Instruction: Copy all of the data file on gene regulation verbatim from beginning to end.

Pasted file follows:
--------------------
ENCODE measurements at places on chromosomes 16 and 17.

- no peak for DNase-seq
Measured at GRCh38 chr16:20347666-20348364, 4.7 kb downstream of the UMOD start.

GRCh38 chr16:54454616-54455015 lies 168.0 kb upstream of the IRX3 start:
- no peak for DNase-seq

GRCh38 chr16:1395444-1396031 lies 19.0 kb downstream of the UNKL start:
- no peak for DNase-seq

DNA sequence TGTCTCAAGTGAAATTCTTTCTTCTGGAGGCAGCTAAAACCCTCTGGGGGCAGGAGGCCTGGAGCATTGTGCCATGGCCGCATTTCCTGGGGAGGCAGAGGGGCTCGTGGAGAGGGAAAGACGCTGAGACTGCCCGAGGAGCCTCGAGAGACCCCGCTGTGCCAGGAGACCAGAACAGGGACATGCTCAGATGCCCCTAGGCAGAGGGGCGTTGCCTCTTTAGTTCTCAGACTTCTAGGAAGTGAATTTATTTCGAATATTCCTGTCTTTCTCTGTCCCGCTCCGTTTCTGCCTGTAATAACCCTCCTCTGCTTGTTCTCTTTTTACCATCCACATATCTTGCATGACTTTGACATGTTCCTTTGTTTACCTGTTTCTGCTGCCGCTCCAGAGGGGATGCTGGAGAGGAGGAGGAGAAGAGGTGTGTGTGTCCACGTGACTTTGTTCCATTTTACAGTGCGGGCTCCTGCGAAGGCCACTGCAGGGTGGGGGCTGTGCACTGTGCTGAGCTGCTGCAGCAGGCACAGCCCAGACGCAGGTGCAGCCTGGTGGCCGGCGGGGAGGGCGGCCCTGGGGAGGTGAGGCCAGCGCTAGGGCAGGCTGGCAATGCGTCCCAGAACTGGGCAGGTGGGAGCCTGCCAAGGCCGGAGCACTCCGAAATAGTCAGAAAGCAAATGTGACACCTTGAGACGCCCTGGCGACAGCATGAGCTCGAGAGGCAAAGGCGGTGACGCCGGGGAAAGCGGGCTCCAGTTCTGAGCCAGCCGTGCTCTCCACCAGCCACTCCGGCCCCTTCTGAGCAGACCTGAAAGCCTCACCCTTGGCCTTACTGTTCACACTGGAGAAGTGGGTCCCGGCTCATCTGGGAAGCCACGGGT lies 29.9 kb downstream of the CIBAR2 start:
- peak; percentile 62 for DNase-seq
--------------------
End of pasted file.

ENCODE measurements at places on chromosomes 16 and 17.

- no peak for DNase-seq
Measured at GRCh38 chr16:20347666-20348364, 4.7 kb downstream of the UMOD start.

GRCh38 chr16:54454616-54455015 lies 168.0 kb upstream of the IRX3 start:
- no peak for DNase-seq

GRCh38 chr16:1395444-1396031 lies 19.0 kb downstream of the UNKL start:
- no peak for DNase-seq

DNA sequence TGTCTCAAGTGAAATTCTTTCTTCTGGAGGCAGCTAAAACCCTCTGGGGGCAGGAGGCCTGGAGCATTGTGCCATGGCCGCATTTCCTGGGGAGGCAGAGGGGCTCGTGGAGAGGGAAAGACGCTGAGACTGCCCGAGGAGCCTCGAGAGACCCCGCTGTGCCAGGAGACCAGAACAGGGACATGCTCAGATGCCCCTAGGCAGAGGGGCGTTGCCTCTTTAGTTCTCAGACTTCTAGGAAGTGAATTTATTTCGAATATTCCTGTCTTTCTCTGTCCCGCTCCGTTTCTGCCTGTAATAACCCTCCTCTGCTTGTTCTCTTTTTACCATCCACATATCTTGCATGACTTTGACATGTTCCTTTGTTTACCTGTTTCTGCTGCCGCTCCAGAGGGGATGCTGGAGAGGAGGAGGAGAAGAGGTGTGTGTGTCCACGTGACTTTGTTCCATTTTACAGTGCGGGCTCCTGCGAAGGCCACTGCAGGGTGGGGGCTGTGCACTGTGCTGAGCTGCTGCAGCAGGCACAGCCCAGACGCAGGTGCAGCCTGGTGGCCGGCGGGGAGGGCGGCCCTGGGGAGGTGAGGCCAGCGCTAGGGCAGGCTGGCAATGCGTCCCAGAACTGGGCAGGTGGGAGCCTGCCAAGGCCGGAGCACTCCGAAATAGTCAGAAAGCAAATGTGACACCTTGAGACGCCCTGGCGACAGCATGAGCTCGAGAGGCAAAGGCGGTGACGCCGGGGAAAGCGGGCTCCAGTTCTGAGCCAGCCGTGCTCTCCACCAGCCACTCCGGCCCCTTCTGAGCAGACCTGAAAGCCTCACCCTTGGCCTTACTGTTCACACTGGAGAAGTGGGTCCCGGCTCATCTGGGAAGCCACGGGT lies 29.9 kb downstream of the CIBAR2 start:
- peak; percentile 62 for DNase-seq